Cambodia factory operator admits ‘neglect’ after deaths

Cambodia factory operator admits ‘neglect’ after deaths

PHNOM PENH, Cambodia – The operator of a Cambodian shoe factory where two workers were killed this week when a ceiling collapsed admitted on Friday, May 17, to neglecting staff safety and vowed to take full responsibility.

Eleven other people were injured in Thursday’s, May 16, incident at the Taiwanese-owned Wing Star facility, which makes shoes for Japanese sports brand Asics.

“For the neglect that led to this unintentional incident, the company will take full responsibility for the families of the dead and injured,” Wing Star said in a statement on Friday without specifying whether it would offer compensation.

The accident added to concerns about safety in Asia’s garment industry after a factory collapse last month in Bangladesh killed 1,127 people in one of the world’s worst industrial disasters.

The deaths at the Cambodian factory, which is located in the village of Angsokun 50 kilometers south of Phnom Penh, prompted a pledge by the Cambodian government and manufacturers to inspect all garment plants in the kingdom.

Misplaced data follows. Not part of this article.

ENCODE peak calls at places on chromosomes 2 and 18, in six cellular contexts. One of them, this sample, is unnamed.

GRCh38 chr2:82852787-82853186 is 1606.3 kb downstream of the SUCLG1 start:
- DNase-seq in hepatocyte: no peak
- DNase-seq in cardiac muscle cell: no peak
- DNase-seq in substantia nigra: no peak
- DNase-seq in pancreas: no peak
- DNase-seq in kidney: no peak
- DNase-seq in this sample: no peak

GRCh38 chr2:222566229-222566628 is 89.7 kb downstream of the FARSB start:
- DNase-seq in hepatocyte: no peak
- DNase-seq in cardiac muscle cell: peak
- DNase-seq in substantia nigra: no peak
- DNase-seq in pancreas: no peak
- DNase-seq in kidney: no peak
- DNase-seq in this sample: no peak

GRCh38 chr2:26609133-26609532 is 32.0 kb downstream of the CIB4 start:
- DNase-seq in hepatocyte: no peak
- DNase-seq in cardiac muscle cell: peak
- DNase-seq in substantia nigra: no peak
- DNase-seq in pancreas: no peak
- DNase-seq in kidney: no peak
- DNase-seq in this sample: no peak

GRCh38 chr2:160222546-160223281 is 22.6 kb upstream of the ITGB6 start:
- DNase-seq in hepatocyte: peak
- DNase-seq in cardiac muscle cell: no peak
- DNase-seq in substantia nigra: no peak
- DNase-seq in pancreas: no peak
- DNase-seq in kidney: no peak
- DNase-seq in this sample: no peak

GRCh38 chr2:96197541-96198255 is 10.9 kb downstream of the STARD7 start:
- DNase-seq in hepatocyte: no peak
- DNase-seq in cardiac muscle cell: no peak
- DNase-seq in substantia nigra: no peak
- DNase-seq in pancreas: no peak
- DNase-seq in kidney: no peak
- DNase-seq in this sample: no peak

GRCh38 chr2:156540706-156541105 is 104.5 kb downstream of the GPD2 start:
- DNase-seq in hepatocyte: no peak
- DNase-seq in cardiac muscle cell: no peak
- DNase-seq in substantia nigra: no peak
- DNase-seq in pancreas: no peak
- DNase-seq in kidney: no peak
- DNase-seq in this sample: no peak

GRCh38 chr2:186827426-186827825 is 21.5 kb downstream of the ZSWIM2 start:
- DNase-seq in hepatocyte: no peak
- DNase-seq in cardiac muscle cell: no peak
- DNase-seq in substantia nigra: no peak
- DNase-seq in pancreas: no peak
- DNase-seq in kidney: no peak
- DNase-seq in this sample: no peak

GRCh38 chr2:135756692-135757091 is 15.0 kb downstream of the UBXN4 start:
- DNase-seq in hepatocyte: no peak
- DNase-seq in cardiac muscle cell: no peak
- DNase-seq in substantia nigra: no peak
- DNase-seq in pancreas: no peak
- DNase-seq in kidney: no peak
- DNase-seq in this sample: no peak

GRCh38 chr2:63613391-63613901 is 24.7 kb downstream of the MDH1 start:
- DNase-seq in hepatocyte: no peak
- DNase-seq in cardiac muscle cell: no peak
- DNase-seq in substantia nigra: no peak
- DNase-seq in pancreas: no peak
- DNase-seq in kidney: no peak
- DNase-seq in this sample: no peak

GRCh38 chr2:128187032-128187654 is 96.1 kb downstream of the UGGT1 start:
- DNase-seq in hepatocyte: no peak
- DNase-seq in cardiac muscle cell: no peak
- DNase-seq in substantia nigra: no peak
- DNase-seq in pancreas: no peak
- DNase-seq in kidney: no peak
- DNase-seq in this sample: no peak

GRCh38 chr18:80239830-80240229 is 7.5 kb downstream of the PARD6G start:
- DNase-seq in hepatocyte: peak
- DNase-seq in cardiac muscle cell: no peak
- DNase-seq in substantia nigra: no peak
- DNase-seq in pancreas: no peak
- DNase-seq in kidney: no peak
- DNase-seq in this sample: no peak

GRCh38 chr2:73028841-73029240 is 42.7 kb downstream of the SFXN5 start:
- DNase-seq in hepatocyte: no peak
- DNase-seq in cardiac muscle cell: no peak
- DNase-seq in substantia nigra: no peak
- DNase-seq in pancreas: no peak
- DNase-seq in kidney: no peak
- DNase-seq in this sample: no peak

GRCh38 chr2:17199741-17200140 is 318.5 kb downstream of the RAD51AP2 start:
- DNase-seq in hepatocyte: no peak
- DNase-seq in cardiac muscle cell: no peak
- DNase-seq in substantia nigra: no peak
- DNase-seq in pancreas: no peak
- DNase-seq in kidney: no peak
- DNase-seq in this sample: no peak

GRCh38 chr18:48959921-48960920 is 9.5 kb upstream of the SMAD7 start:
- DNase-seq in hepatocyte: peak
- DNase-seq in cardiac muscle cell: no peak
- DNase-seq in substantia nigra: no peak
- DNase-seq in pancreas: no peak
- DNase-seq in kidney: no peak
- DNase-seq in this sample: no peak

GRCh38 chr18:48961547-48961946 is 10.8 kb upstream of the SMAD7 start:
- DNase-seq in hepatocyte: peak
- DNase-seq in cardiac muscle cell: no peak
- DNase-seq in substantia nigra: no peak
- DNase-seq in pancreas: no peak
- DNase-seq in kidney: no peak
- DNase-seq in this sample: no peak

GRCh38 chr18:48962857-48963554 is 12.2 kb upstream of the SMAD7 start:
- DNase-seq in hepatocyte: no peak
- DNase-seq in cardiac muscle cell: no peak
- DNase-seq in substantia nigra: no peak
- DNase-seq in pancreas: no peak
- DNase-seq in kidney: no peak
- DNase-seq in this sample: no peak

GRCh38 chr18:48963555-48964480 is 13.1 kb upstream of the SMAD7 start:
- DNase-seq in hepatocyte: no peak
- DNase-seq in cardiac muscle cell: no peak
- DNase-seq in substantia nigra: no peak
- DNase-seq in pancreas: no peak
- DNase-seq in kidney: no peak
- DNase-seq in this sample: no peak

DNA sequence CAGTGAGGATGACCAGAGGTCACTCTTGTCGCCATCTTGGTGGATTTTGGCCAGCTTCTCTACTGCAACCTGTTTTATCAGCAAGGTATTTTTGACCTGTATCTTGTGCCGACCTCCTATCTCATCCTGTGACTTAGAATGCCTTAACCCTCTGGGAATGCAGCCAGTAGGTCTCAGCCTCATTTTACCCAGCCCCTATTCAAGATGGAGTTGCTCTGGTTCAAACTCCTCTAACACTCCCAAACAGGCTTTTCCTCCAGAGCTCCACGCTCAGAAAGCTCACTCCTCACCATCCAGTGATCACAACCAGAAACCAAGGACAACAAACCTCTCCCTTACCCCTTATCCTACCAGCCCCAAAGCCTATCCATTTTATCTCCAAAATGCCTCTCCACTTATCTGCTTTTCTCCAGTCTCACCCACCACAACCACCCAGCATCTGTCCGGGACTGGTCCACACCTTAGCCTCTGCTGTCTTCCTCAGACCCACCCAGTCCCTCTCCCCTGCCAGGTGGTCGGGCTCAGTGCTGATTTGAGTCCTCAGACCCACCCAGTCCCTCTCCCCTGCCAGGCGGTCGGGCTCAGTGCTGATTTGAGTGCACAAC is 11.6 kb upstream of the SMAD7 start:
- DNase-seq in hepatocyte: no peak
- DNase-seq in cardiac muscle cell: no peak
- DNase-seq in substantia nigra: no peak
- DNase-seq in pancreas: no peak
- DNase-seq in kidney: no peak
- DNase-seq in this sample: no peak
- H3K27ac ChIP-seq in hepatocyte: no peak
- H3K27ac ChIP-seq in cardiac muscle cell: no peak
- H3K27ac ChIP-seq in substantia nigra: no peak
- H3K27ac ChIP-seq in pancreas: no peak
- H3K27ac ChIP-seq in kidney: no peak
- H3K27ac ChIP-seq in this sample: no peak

“We have to learn from this experience,” Van Sou Ieng, chairman of the Garment Manufacturers’ Association of Cambodia, told reporters on Friday, adding that he would ask all factories to have engineers examine their buildings.

Last month’s tragedy in Bangladesh has put pressure on Western retailers that rely on cheap labor in the region, where safety standards are often inadequate.

Cambodia earned $4.6 billion from its garment exports last year but a series of strikes has highlighted discontent at low wages and tough conditions.

According to the International Labour Organization (ILO), the number of Cambodian footwear factories increased from 25 in 2009 to 45 in 2012, with total exports of nearly $270 million.

The monthly minimum wage for the hundreds of thousands of workers who make clothes for firms such as Levi Strauss of the US and Sweden’s H&M this week rose from $61 to $75, plus $5 for healthcare, after months of protest.